While record labels and retailers of physical Christmas music wait to see if one of this year’s new holiday albums will catch fire and drive sales by mid-December, industry sources say that this year’s Christmas-music streaming activity is off to a slow start. According to MRC Data’s Holiday/Seasonal Streaming YTD Songs chart, the 200 tracks on it have generated a little over 2.5 billion plays for the year-to-date period that ended Dec. 2, 2021. That’s only a 1.3% increase over the same period in 2020, which totaled almost 1.8 billion plays. That means seasonal music is underperforming compared with the overall U.S. streaming marketplace, which is up 9.8% to 1.04 trillion streams as of Dec. 2.
The reason for these not-so-jolly seasonal-music streaming numbers may once again be due to the pandemic. Like the overall U.S. music industry, holiday-music streaming was undergoing a major growth spurt before 2020. Through the 48th week of 2017, holiday-genre streams were up 54.9% over 2016; in 2018 they were up 40.9% over the previous year; and in 2019 there was a 56.5% increase in streams over 2018. That trend hit a brick wall in 2020: Holiday streams were down 14.1% through the first 48 weeks of 2020 but recovered to finish the year down just 3.1% from the prior year.
Lingering fallout from the pandemic, including omicron variant concerns, still seems to be having an impact, although it’s too early to close the book on the 2021 streaming performance of holiday songs. By the end of 2020, the top 200 seasonal tracks had amassed 6.5 billion streams, or another 4.7 billion plays, in the last five weeks of the year. One sign that the Christmas spirit is rallying: Holiday songs dominate the most recent Billboard Hot 100 (dated Dec. 11), with four in the top 10, 13 in the top 25 and 19 in the top 50. Mariah Carey leads the way with “All I Want for Christmas Is You” at No. 3.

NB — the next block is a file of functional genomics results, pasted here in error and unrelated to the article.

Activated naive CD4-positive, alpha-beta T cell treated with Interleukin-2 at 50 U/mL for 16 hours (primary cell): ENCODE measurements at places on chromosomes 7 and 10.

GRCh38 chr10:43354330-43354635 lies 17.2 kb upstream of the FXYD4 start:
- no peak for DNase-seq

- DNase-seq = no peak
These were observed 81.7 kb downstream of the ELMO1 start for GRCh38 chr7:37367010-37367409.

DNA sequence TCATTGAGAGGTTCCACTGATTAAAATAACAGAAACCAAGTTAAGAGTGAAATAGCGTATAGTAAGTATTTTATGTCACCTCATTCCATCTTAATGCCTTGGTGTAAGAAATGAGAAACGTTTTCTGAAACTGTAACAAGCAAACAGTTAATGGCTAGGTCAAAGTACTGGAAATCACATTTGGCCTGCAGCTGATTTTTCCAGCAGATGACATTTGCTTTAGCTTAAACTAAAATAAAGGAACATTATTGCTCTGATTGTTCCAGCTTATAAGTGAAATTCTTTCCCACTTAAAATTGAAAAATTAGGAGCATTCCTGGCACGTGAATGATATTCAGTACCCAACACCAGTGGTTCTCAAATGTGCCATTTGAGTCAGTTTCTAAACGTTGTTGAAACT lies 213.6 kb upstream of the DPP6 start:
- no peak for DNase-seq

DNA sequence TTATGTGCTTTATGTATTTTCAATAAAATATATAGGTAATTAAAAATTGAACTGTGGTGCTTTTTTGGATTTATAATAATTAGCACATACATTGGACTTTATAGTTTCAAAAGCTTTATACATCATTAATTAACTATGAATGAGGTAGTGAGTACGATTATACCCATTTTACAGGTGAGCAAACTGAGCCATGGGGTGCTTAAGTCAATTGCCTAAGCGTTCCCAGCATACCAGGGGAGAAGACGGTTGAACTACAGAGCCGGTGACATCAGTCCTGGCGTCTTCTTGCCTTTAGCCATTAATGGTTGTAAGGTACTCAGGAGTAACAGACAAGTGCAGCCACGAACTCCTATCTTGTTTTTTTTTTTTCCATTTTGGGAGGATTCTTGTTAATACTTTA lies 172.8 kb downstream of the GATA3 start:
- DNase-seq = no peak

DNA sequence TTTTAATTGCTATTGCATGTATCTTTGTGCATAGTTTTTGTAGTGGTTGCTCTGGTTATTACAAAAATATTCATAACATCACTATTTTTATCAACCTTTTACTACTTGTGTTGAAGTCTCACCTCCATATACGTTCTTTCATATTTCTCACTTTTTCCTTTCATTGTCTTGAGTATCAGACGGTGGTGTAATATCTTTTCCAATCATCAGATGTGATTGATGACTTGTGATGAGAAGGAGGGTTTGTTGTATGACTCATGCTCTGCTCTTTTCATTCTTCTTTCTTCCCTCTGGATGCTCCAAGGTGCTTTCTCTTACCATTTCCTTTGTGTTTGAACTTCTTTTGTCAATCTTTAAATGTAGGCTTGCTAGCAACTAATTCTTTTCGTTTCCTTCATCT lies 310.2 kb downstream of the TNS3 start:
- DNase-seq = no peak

Although contemporary songs dominate streaming consumption overall, the reverse appears to be the case for the top 25 streamed holiday songs of 2020, and also for what is arguably the streaming era so far, 2013 through 2020. Of that ranking, only four songs were released in the last 10 years, let alone the 21st century: No. 10, Ariana Grande’s “Santa Tell Me” (2014); No. 12, Kelly Clarkson’s “Underneath the Tree” (2013); No. 17, Michael Bublé’s cover of the 1951 chestnut “It’s Beginning To Look a Lot Like Christmas” (2011); and No. 19, Pentatonix’s a cappella cover of Leonard Cohen’s classic “Hallelujah” (2016). With physical retailers seeing a bump in sales of contemporary Christmas albums such as Carrie Underwood’s 2020 release, My Gift — a trend that, oddly enough, they attribute to the influence of streaming — the top streaming songs of Christmas future may eventually be populated by increasing numbers of 21st century hits.
Read more about the Booming Business of Christmas Music here.